cosmetic surgery demonstration video by Brooke Kellaway, supplemented with diet and fitness plans
Performance by Nina Waisman
Presentation by Julie Albright
Presentation by Terri Senft
Julie Albright is a noted authority in the media and in academia on sexuality, relationships and technology (including the Internet and plastic surgery). She has been quoted in the NY Times, Wall Street Journal, Washington Post, Los Angeles Times, USA Today, on CNN.com and MSNBC.com, among others, on these issues. She is also a research consultant for eHarmony, one of the nation’s largest online matchmaking sites. She recently completed work as Associate Producer on a documentary film on plastic surgery and makeover in popular culture, and is currently working on several journal articles related to Internet dating and sex-seeking behaviors. She is currently a lecturer in the Dept of Sociology at USC. For her presentation at Telic, Julie will speak on the concept of transformation and ‘makeover’ via technology (whether online or in the flesh). Her presentation will concern themes of self-transformation, invention, presentation, performance — including notions of beauty, what people find attractive (driven by media technology), and how these attractions and appearances are managed.
Theresa M. Senft is a Senior Lecturer in Media Studies at the University of East London, U.K. Her work considers how new media has changed our conceptions of the private, the public, the pornographic, and the pedagogic in global society. Her books include Camgirls: Web Celebrity and the Personal as Political in the Age of the Global Brand (2007), History of the Internet, 1843-Present (co-author), and a special issue of Women & Performance devoted to sexuality & cyberspace (co-editor). For her presentation at TELIC, Theresa will address what she sees as the rise of ‘empathy fatigue’ among viewers who routinely consume displays of personal psychic trauma through public media such as webcams. To combat empathy fatigue, Theresa urges us to stop treating many-to-many media as television, and instead begin engaging in ‘tele-ethicality’: a commitment to risk social contracts over one’s networks with others who may or may not be true, or even real. To demonstrate, she relates a true story of a watching a camgirl attempt suicide over her webcam while hundreds of ‘friends’ watched and commented, wondering if what they were witnessing an actual event, or a staged publicity stunt, as a woman was dying before their eyes.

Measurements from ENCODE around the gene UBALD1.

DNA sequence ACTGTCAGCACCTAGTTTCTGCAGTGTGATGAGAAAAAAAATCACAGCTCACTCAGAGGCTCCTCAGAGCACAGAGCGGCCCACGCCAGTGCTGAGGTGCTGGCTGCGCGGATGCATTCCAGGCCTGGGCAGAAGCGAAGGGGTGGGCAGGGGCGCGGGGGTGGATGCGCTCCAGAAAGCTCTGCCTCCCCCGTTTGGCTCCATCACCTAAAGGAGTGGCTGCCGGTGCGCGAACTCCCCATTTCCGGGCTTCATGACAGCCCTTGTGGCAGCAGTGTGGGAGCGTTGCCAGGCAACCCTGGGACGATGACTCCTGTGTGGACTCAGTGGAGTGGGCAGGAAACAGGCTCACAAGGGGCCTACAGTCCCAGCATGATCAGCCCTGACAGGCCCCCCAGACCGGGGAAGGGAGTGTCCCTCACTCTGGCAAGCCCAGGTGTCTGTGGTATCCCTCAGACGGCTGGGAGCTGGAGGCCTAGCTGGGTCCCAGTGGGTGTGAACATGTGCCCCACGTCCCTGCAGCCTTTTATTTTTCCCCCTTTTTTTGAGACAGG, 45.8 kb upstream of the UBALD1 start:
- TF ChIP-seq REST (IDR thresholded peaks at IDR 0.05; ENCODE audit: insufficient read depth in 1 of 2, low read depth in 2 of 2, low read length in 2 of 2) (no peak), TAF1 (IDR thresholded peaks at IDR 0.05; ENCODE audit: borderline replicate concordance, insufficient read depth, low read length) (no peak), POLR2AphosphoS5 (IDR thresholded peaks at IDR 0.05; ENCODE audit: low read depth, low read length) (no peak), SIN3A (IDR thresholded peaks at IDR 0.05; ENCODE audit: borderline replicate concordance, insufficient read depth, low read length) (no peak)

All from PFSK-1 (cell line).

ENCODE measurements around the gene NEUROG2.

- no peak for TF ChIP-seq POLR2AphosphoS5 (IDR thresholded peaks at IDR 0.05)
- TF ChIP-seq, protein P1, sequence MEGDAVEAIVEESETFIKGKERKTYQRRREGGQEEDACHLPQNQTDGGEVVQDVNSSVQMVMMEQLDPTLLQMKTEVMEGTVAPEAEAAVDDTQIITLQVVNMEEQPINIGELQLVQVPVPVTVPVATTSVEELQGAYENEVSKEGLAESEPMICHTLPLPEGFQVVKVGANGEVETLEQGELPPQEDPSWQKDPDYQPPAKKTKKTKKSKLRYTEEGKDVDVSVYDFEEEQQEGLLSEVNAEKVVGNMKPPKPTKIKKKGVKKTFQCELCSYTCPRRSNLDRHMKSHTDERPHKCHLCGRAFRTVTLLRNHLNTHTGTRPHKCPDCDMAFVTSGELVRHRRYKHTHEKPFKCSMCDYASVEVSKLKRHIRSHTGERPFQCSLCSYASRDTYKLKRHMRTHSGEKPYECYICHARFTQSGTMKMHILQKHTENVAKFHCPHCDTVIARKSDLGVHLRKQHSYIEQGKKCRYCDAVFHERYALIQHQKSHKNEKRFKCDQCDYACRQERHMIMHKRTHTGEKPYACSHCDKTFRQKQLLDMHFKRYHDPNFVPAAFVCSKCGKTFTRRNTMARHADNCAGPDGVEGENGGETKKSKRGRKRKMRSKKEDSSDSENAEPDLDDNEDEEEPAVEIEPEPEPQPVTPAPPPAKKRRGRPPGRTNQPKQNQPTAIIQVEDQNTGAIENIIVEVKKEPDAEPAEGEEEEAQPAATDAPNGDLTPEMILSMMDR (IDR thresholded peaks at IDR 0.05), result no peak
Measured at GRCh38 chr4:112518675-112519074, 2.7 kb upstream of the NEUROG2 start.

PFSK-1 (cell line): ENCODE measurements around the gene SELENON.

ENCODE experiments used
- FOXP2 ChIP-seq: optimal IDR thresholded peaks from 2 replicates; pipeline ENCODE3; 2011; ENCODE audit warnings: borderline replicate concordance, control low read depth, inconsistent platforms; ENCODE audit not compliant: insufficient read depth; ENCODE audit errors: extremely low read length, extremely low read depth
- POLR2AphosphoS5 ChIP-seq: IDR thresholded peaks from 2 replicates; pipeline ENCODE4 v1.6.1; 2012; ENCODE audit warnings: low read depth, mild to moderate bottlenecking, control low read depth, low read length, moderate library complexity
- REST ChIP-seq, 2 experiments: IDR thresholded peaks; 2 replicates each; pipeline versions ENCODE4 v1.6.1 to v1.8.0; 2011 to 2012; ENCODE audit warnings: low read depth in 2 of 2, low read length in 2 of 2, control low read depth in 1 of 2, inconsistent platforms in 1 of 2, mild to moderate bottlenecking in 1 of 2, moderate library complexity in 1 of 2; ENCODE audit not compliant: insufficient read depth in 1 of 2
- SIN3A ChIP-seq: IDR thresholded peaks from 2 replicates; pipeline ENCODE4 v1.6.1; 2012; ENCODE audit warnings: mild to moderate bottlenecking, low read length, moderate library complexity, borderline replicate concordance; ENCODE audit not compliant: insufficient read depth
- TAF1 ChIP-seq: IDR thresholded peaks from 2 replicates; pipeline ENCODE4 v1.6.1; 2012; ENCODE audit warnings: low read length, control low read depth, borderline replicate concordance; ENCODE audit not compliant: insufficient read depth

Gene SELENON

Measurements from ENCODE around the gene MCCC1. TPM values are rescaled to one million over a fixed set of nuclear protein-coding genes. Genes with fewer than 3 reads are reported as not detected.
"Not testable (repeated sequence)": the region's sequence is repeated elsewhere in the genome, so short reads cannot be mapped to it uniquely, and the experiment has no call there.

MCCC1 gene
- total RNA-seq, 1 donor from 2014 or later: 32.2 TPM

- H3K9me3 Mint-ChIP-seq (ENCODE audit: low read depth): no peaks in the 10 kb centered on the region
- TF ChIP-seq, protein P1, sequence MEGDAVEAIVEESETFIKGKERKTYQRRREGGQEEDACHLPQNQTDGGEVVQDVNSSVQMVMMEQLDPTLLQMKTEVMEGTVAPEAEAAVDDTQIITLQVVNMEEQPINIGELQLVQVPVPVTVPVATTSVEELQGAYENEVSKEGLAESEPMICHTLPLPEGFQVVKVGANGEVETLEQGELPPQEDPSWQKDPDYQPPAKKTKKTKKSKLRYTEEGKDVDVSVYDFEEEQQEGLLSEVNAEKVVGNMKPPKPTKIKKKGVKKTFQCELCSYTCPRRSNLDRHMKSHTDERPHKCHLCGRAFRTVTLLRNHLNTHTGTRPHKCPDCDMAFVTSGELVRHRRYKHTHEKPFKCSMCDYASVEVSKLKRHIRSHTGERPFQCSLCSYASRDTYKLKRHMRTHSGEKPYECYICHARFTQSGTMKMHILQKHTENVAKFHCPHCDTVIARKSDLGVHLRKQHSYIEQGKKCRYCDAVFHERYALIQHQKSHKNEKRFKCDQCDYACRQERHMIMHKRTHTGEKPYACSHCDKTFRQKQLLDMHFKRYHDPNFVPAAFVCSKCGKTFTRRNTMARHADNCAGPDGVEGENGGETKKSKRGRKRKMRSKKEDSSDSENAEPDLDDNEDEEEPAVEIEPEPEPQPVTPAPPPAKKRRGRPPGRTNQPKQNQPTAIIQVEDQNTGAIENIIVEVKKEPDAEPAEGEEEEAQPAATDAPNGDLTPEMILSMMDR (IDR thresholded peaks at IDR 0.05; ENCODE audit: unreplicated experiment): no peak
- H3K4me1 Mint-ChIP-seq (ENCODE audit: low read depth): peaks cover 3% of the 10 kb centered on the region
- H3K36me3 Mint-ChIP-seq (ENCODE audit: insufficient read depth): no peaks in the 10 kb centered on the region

Nina Waisman is an MFA candidate at UCSD. She has shown her work in Berlin, New York, Los Angeles, Dallas, San Francisco, Long Beach, etc. Her work has been reproduced and written about in the Los Angeles Times, the New York Times and the San Diego Union Tribune, among other publications. (see http://www.ninawaisman.net) She holds a BFA with distinction from Art Center and a BA, magna cum laude, from Harvard University. Waisman also trained seriously as a classical dancer. This study of movement informs her ongoing creation of interactive installations and performances in which simple acts such as walking raise questions about technology’s impact on a body’s creation of identity and processes of meaning-making. Nina describes her performance at TELIC as follows:
“Gesture and sound have long been employed as mediums of social control, mediums through which a body can be made to transduce social and political formulas. What new forms of bodily targeting and splicing will be effected as our tools and environments gain intelligence? Your footsteps might be swapped out for a gait and pace meant to adjust your mood or style. You might walk in the steps of your idol of the moment - coming closer bodily to the one you wish you could be. You might download tracks to help you learn the productive movement rhythms of successful figures in your field. You train… Subtly, your body gives way, disappears, as you puppet the moves deemed more desirable….”